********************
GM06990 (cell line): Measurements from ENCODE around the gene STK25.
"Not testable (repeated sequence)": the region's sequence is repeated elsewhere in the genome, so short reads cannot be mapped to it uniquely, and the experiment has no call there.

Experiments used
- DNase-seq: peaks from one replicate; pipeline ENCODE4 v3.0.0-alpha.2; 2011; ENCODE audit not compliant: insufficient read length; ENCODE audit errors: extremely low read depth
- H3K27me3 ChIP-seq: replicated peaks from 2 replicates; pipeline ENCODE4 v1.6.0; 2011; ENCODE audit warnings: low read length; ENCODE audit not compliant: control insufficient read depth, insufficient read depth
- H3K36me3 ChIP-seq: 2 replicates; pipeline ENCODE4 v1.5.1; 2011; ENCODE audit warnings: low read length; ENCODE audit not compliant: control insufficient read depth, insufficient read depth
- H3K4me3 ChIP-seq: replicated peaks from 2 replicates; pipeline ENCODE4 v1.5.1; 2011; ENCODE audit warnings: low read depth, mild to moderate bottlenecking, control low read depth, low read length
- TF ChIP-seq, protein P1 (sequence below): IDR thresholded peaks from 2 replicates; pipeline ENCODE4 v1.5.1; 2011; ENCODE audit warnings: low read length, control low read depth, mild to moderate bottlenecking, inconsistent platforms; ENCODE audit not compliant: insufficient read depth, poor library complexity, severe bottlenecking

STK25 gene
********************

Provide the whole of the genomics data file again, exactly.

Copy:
GM06990 (cell line): Measurements from ENCODE around the gene STK25.
"Not testable (repeated sequence)": the region's sequence is repeated elsewhere in the genome, so short reads cannot be mapped to it uniquely, and the experiment has no call there.

Experiments used
- DNase-seq: peaks from one replicate; pipeline ENCODE4 v3.0.0-alpha.2; 2011; ENCODE audit not compliant: insufficient read length; ENCODE audit errors: extremely low read depth
- H3K27me3 ChIP-seq: replicated peaks from 2 replicates; pipeline ENCODE4 v1.6.0; 2011; ENCODE audit warnings: low read length; ENCODE audit not compliant: control insufficient read depth, insufficient read depth
- H3K36me3 ChIP-seq: 2 replicates; pipeline ENCODE4 v1.5.1; 2011; ENCODE audit warnings: low read length; ENCODE audit not compliant: control insufficient read depth, insufficient read depth
- H3K4me3 ChIP-seq: replicated peaks from 2 replicates; pipeline ENCODE4 v1.5.1; 2011; ENCODE audit warnings: low read depth, mild to moderate bottlenecking, control low read depth, low read length
- TF ChIP-seq, protein P1 (sequence below): IDR thresholded peaks from 2 replicates; pipeline ENCODE4 v1.5.1; 2011; ENCODE audit warnings: low read length, control low read depth, mild to moderate bottlenecking, inconsistent platforms; ENCODE audit not compliant: insufficient read depth, poor library complexity, severe bottlenecking

STK25 gene